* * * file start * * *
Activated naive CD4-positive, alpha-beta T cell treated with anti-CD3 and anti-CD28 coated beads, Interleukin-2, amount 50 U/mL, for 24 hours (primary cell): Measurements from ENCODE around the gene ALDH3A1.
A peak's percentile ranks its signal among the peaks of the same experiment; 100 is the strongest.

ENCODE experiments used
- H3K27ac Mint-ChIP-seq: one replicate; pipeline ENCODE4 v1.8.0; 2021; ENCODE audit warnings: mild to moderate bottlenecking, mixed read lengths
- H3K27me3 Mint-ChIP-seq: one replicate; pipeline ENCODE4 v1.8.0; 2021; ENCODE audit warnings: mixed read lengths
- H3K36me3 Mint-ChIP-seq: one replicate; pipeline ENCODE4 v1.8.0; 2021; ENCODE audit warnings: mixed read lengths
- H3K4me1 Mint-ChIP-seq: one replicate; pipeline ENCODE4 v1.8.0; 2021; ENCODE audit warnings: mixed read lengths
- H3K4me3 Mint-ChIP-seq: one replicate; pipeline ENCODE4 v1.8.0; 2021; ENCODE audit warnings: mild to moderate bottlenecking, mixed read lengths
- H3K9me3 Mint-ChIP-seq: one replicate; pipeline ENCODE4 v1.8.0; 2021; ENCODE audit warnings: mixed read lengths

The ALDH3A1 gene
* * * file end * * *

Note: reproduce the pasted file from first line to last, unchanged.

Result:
Activated naive CD4-positive, alpha-beta T cell treated with anti-CD3 and anti-CD28 coated beads, Interleukin-2, amount 50 U/mL, for 24 hours (primary cell): Measurements from ENCODE around the gene ALDH3A1.
A peak's percentile ranks its signal among the peaks of the same experiment; 100 is the strongest.

ENCODE experiments used
- H3K27ac Mint-ChIP-seq: one replicate; pipeline ENCODE4 v1.8.0; 2021; ENCODE audit warnings: mild to moderate bottlenecking, mixed read lengths
- H3K27me3 Mint-ChIP-seq: one replicate; pipeline ENCODE4 v1.8.0; 2021; ENCODE audit warnings: mixed read lengths
- H3K36me3 Mint-ChIP-seq: one replicate; pipeline ENCODE4 v1.8.0; 2021; ENCODE audit warnings: mixed read lengths
- H3K4me1 Mint-ChIP-seq: one replicate; pipeline ENCODE4 v1.8.0; 2021; ENCODE audit warnings: mixed read lengths
- H3K4me3 Mint-ChIP-seq: one replicate; pipeline ENCODE4 v1.8.0; 2021; ENCODE audit warnings: mild to moderate bottlenecking, mixed read lengths
- H3K9me3 Mint-ChIP-seq: one replicate; pipeline ENCODE4 v1.8.0; 2021; ENCODE audit warnings: mixed read lengths

The ALDH3A1 gene